He emphasized, “By these restrictions, we are not going to ensure that there’s no food in the country at all; that is not the point at all. There have to be some efforts by the government to ensure that we go back to Acheampong’s operation feed yourself. There are about 22 items on the list, one of them, I think, is diapers.”
He announced the introduction of the Ghana Standards Authority Regulations 2023, which also seeks to streamline the manufacturing of cement to ensure competitive pricing.
Mahama doesn’t understand 24hr economy; don’t vote for him – Bawumia
Vice President Dr. Mahamudu Bawumia says former President John Dramani Mahama does not understand the 24-hour economy policy he is proposing.
According to the Vice President, that policy is already being implemented in the country, as hospitals, fuel companies, among others, operate a 24-hour system.
Dr. Bawumia, therefore, urged Ghanaians to ignore Mahama during the 2024 polls since he has nothing new to offer and vote for the New Patriotic Party.
“John Mahama says he has a new idea. What is the idea? He says he wants a 24-hour economy. He doesn’t even understand that policy. Today in Ghana, our hospitals work 24 hours, our electricity company works 24 hours, our water company works 24 hours, our fuel stations work 24 hours, and many chop bars work 24 hours. Today because of digitalisation, you can transfer money 24 hours, you can receive money 24 hours… So he doesn’t understand his own policy. It doesn’t make sense.”
“So I want you to vote for me in 2024 because I will bring a new vision, I will bring a new policy. Mahama is the past, Dr Bawumia is the future. If John Mahama was there, we would say we have a dumsor economy, you can’t have a 24-hour economy in dumsor. So, you want to vote for Dr Bawumia in 2024, we will take the country to new heights,” Dr Bawumia stated.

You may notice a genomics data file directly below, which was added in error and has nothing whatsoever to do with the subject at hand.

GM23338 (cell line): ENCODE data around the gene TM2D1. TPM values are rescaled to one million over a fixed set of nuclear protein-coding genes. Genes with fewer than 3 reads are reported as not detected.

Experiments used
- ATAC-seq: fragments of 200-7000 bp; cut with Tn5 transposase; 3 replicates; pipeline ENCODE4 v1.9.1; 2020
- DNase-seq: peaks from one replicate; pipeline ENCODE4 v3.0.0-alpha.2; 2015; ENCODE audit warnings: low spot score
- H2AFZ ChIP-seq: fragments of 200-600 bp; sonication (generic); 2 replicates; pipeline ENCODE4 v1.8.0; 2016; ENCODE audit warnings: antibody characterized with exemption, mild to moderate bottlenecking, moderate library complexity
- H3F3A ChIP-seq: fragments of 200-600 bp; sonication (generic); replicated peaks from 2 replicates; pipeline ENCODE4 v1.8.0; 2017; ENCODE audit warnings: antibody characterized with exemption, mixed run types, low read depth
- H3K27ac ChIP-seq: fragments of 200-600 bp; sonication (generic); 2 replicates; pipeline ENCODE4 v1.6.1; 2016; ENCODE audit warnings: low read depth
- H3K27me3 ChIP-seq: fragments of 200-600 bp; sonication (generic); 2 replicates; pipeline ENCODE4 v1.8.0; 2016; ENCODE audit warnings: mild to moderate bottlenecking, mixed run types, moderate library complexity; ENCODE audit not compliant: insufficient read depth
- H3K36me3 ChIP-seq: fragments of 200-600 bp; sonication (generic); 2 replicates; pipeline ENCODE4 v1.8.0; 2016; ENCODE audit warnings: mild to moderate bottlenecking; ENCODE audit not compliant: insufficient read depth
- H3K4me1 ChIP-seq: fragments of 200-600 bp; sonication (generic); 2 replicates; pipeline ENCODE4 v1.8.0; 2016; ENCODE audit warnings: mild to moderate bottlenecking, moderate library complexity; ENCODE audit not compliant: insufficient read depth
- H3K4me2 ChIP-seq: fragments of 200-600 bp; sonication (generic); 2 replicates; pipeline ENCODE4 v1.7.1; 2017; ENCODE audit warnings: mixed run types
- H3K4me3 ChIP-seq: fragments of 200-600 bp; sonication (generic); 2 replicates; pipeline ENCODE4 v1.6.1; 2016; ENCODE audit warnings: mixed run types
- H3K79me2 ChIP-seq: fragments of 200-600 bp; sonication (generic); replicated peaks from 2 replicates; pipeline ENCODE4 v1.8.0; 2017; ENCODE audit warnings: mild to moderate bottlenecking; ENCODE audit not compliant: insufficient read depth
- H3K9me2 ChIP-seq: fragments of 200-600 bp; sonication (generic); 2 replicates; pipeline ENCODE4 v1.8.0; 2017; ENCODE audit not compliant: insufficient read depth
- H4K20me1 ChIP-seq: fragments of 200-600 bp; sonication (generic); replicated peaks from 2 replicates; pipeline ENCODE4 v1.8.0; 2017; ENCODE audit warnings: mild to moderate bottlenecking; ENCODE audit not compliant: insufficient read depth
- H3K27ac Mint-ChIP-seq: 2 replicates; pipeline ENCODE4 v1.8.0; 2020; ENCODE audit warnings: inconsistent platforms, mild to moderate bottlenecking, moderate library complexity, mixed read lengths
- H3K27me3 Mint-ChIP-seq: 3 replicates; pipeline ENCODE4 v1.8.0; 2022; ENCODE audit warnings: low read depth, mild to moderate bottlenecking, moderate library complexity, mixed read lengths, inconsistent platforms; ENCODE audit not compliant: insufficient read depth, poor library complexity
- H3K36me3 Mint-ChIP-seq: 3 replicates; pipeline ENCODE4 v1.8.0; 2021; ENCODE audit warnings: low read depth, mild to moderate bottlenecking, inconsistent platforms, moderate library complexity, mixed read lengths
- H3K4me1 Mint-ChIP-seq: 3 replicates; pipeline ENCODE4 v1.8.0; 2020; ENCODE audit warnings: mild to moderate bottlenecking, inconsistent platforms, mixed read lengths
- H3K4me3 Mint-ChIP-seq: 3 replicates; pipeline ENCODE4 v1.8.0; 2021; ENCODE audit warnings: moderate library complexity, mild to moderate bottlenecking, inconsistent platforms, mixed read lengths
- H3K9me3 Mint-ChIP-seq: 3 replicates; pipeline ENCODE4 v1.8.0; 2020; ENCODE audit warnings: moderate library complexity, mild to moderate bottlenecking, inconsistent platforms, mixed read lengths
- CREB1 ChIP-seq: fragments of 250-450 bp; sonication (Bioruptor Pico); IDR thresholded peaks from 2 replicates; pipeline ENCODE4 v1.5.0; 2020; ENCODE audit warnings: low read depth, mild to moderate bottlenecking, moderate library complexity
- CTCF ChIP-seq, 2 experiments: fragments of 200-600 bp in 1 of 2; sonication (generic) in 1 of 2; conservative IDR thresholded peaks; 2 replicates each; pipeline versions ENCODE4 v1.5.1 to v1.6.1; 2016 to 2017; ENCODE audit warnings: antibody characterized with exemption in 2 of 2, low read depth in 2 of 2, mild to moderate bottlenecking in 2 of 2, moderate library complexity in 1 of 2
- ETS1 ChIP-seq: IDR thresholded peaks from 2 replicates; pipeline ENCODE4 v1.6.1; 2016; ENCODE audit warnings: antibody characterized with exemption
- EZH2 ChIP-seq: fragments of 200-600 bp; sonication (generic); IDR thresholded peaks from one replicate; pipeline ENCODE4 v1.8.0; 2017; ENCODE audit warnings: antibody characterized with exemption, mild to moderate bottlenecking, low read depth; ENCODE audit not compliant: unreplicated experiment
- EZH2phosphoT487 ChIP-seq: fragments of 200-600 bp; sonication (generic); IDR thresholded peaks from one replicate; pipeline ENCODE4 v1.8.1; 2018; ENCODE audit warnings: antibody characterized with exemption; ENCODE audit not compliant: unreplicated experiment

Bagbin rebukes IMF over alleged pressure to pass some bills under certificate of urgency
The Speaker of Parliament, Alban Bagbin, has accused the International Monetary Fund (IMF) of pressuring the House to pass a number of bills under a certificate of urgency.
Mr. Bagbin cited bills such as the Affirmative Action Bill, which is allegedly being pushed by the IMF as part of the conditionality for the balance of the $3 billion credit facility for Ghana.
Speaking at the Speaker’s Breakfast Meeting on Monday, Alban Bagbin insisted that the House will not be coerced by the IMF to pass the bill.
“Even in this budget, you can see the arm of the IMF in a lot of provisions in the budget. A critical bill like the Affirmative Action Gender Equality Bill has come to Parliament under a certificate of urgency. Please, it won’t happen; we won’t pass it under a certificate of urgency.”
“There are critical stakeholders we must consult and make sure we go together. We will not be dictated by the IMF; that one, you can be assured. This is a very critical bill that the IMF should know that we need the buy-in of the stakeholders to be able to implement it,” Alban Bagbin said.
The Affirmative Action Bill, when passed into law, would seek to expunge the historically low representation of women in decision-making spaces and promote democracy and development through all-inclusive participation.